What Is the Cash Value Accumulation Test (CVAT)?
The cash value accumulation test (CVAT) is a test for determining whether a financial product can be taxed as an insurance contract rather than as an investment. The cash value accumulation test is used to make sure that the cash value of the insurance policy does not exceed the present value of all future premium payments on the policy.
- The cash value accumulation test (CVAT) is used to determine whether a financial product should be taxed as an insurance product or an investment product.
- CVAT is employed to test whether the cash value of the insurance policy does not exceed the present value of all future premium payments on the policy.
- If the cash value is higher than the future payments then the product is considered to be an investment product, not an insurance product.
- The importance of the determination is that insurance products come with many tax benefits including death benefits being exempt from taxes.
- Insurers also use the guideline premium test (GPT), which limits the premiums paid to the death benefit whereas CVAT limits the cash value.
- If a financial product fails the test and is determined to be an investment product, then it will be taxed at a higher tax rate; either ordinary income tax or capital gains tax.
Understanding the Cash Value Accumulation Test (CVAT)
Being able to pass the cash value accumulation test (CVAT) is incredibly important to a policyholder as well as the insurer. If an insurance product fails to pass, it is no longer considered an insurance product and is thus taxed like an investment.
Insurance policies can grow in value on a tax-deferred basis, with death benefits being exempt from income tax. Most other investments are taxed as ordinary income, meaning that failing to pass the test will lead to a higher tax rate.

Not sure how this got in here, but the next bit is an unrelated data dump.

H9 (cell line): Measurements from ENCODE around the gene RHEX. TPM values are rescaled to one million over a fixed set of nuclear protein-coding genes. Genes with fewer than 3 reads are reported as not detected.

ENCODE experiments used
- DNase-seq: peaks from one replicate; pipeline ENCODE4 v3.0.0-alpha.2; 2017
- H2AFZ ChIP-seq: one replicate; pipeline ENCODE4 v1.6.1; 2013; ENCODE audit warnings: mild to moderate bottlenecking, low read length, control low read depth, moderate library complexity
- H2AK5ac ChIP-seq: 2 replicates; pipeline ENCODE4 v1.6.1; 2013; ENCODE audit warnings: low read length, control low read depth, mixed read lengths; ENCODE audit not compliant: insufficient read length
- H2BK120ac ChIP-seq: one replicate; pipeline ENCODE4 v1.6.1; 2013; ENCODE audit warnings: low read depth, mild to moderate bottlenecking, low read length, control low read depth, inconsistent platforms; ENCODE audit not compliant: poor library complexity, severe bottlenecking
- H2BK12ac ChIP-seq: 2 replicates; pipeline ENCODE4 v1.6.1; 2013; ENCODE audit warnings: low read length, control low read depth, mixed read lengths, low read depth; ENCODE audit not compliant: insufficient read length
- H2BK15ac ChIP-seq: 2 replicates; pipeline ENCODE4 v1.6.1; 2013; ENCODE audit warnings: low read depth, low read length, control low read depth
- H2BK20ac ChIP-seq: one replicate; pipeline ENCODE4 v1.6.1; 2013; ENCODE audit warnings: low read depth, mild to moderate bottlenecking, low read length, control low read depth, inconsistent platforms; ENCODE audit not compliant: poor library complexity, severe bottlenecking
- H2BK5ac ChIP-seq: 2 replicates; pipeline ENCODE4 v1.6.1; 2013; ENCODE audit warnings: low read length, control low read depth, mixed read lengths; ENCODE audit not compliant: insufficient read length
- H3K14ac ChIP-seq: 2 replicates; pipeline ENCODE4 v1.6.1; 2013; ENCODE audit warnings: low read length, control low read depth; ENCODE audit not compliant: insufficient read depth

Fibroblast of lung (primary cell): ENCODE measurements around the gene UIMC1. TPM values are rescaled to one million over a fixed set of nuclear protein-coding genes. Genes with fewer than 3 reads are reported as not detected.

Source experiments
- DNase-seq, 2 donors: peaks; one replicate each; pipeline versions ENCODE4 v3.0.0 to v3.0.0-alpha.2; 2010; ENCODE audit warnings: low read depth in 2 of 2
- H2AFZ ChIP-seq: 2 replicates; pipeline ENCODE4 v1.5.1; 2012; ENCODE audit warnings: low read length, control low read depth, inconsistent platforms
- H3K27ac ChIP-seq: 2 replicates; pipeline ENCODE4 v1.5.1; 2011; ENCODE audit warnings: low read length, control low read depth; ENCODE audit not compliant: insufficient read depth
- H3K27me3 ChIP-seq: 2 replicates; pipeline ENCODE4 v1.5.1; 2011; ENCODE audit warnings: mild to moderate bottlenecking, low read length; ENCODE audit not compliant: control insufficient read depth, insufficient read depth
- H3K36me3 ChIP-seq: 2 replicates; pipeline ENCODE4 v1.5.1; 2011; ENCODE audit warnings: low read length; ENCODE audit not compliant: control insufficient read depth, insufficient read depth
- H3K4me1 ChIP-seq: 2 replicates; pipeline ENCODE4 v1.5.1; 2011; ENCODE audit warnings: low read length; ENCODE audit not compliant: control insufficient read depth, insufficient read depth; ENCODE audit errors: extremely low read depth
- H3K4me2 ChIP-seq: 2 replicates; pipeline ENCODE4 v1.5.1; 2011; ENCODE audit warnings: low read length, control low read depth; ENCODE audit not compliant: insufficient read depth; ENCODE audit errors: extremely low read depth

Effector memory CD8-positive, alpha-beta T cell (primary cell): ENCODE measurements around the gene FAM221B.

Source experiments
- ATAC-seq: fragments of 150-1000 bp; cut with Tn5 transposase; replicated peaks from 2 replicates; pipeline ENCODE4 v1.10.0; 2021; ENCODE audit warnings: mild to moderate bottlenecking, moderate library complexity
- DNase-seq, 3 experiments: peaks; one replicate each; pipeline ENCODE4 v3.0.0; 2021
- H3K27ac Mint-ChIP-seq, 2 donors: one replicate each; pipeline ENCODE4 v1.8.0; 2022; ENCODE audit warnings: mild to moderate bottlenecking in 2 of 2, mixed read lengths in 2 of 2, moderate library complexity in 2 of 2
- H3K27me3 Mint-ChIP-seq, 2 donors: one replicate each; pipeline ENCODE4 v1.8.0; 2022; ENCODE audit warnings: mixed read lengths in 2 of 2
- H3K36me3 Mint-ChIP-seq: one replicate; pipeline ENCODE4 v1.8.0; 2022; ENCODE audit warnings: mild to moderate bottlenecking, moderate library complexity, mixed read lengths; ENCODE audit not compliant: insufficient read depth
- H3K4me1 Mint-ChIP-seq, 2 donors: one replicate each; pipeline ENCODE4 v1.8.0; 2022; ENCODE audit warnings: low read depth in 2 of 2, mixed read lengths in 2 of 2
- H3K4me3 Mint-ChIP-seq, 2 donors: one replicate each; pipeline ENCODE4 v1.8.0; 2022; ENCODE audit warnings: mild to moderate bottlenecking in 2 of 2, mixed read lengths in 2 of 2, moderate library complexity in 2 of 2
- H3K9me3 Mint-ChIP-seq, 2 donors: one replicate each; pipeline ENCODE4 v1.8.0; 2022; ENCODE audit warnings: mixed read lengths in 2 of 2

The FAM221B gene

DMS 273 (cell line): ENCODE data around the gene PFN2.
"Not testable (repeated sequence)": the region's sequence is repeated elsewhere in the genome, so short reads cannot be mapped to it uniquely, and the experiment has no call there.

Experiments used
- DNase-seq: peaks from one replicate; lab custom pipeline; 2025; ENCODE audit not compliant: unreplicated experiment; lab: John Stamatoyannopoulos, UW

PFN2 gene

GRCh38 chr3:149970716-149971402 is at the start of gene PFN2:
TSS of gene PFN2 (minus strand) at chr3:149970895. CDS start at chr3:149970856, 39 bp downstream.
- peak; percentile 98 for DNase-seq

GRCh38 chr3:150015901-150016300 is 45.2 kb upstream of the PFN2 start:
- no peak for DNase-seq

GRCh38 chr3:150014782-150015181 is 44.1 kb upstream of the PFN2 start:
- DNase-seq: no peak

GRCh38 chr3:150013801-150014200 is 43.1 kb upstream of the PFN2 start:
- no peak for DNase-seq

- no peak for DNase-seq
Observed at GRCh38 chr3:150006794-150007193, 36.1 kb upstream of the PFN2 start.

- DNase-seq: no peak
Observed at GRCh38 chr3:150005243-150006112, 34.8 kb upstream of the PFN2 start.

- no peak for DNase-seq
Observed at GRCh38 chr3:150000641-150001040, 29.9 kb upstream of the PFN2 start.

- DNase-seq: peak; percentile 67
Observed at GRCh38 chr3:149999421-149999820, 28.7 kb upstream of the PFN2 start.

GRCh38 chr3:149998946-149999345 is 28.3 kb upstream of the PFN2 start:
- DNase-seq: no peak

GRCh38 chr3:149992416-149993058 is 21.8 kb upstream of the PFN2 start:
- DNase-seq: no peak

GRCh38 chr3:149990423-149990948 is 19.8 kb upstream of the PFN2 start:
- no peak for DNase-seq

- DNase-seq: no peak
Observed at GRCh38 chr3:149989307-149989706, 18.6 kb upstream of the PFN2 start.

The CVAT method is used when a policyholder does not want to be limited in the amount of premiums that are able to be paid into the policy and wants to maximize the death benefit that can be received. Alternatively, this method can be used when the policyholder plans to roll a large sum into the policy upfront but wants to limit the initial death benefit.
Cash Valuation Accumulation Test vs. Guideline Premium Test (GPT)
In addition to the CVAT, an insurer has the option of designing a policy so that it passes the guideline premium test (GPT). The GPT limits the premiums that a policyholder pays relative to the death benefit, unlike the CVAT, which limits the cash value relative to the death benefit.
The basic difference between these two tests is that CVAT limits the cash value relative to the death benefit, while GPT limits premiums paid relative to the death benefit. If an insurance policy fails either of these tests, then it is not considered a life insurance policy, and all income tax benefits are eliminated.
The insurer must indicate which test is going to be used on the issue date, and once the policy is issued, the insurer cannot decide to use the other test option instead. The choice of test can determine what the policy premiums, cash value, and benefits will be.
Example of the Cash Value Accumulation Test (CVAT)
Under a CVAT test, a life insurance policy's cash surrender value may never exceed the net single premium that would be required to purchase those same future benefits, resulting in tax benefits to the policyholder.
Here's an example: if a $150,000 whole life policy for a healthy 40-year-old carries a cash value of $15,000, to be eligible under this test the net single premium for this amount of coverage at that age must be at least $15,000. If the single premium is less than the cash surrender value, the policy will not pass the CVAT and won't qualify as life insurance but will be considered an investment product that will incur higher taxes.
It is critical for a policyholder to understand the difference of the product as it will directly relate to the payout that the beneficiary receives. Ensuring that the financial product qualifies as an insurance product will guarantee that the beneficiary will receive a larger payout when the policy is claimed.